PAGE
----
Always Second Best

"He's willing to be second best, the perfect lodger, the perfect guest..."
Bob Seger, "Beautiful Loser"

Some people always win, some people always lose, and these people... end up second place.

They're usually competent, skilled, or (if it is romance we are talking about) relatively inoffensive at least. But they never quite succeed. There's usually some character (usually, but not always, the protagonist) who beats them. If it wasn't for That One Person they'd be number one, but they aren't.

So they're number two, making them prime material for Rival Turned Evil. If a Sibling Rivalry is involved being always second best often comes part and parcel with being the Unfavorite.

Compare Can't Catch Up. The Worf Barrage. Romantic Runner-Up is a version of this character specific to romance stories. Poor Man's Substitute is the version where a character acts as a poor replacement. When it's more perceived than actual, it's Always Someone Better. Often related to Second Place Is for Losers and The B Grade


Examples:

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    Anime 
  • Yuuya from Super Gals, nicknamed "Second Place", always playing second fiddle to everyone else. He ends up with The Rival and the last episode shows them running around town winning contests...
  • To some degree Rock Lee from Naruto fits this trope: He is usually described as (and shown as) one of the strongest of the younger ninjas... but never actually wins (although he always gives a good account of himself).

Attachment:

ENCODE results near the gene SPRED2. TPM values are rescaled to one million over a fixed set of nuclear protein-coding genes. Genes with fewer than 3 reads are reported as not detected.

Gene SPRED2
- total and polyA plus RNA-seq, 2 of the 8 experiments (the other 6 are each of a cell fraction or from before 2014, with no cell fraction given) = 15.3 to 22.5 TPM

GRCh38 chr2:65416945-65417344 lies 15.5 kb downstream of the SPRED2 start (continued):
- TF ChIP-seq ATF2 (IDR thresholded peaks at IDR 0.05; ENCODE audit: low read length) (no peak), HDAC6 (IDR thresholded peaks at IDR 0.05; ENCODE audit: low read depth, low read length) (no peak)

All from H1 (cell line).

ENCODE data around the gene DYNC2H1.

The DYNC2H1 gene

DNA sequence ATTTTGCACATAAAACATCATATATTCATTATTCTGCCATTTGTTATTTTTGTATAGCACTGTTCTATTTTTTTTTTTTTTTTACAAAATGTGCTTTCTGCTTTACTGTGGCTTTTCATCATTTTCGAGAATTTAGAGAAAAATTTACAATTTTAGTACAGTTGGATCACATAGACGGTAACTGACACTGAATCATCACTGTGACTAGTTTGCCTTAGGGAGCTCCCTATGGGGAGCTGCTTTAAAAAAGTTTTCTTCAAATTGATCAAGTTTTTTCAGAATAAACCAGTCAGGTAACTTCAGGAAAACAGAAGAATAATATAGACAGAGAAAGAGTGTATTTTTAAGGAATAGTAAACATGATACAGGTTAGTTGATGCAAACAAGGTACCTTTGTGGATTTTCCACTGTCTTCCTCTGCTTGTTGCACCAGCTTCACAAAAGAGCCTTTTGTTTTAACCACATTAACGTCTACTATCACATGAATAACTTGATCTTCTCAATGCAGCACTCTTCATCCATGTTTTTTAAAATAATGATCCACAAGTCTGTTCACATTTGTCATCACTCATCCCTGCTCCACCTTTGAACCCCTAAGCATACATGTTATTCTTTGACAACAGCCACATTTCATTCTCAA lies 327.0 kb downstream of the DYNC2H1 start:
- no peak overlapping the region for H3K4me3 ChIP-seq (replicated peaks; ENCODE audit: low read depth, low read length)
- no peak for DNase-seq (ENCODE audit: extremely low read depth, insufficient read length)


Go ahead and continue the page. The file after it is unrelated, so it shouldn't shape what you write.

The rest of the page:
• He curb-stomps both Naruto and Sasuke. He even went as far as to one-shot the main character, Naruto. Lee beat his double in Shippuden. I know what you're thinking: "How hard is it to beat yourself?" Well, think about it. This is Rock Lee we're talking about, one of the best taijutsu specialists in Konoha; when you take that into consideration, taking out his double is quite a feat.
    • The reason why Sasuke betrayed Konoha in the first place. He was second best to Itachi and felt that he would become second best to Naruto.
    • Madara Uchiha was this to the 1st Hokage. Many, many of the current problems in the ninja world are ultimately the result of Madara's inability to accept this and his subsequent actions. Talk about petty...
  • Vegeta of Dragon Ball Z. He's practically the poster boy for this trope. His anger at this state is a large driving motivation for him throughout the series.
  • Mello from Death Note. He joins the mafia, kidnaps poor little Sayu, kills Souichiro, kidnaps Takada, and gets his best friend killed - all in the name of being better than Near at the "L's Successor" game.
    • Meanwhile, Near feels the same way with L, only in the "Greatest-Detective" game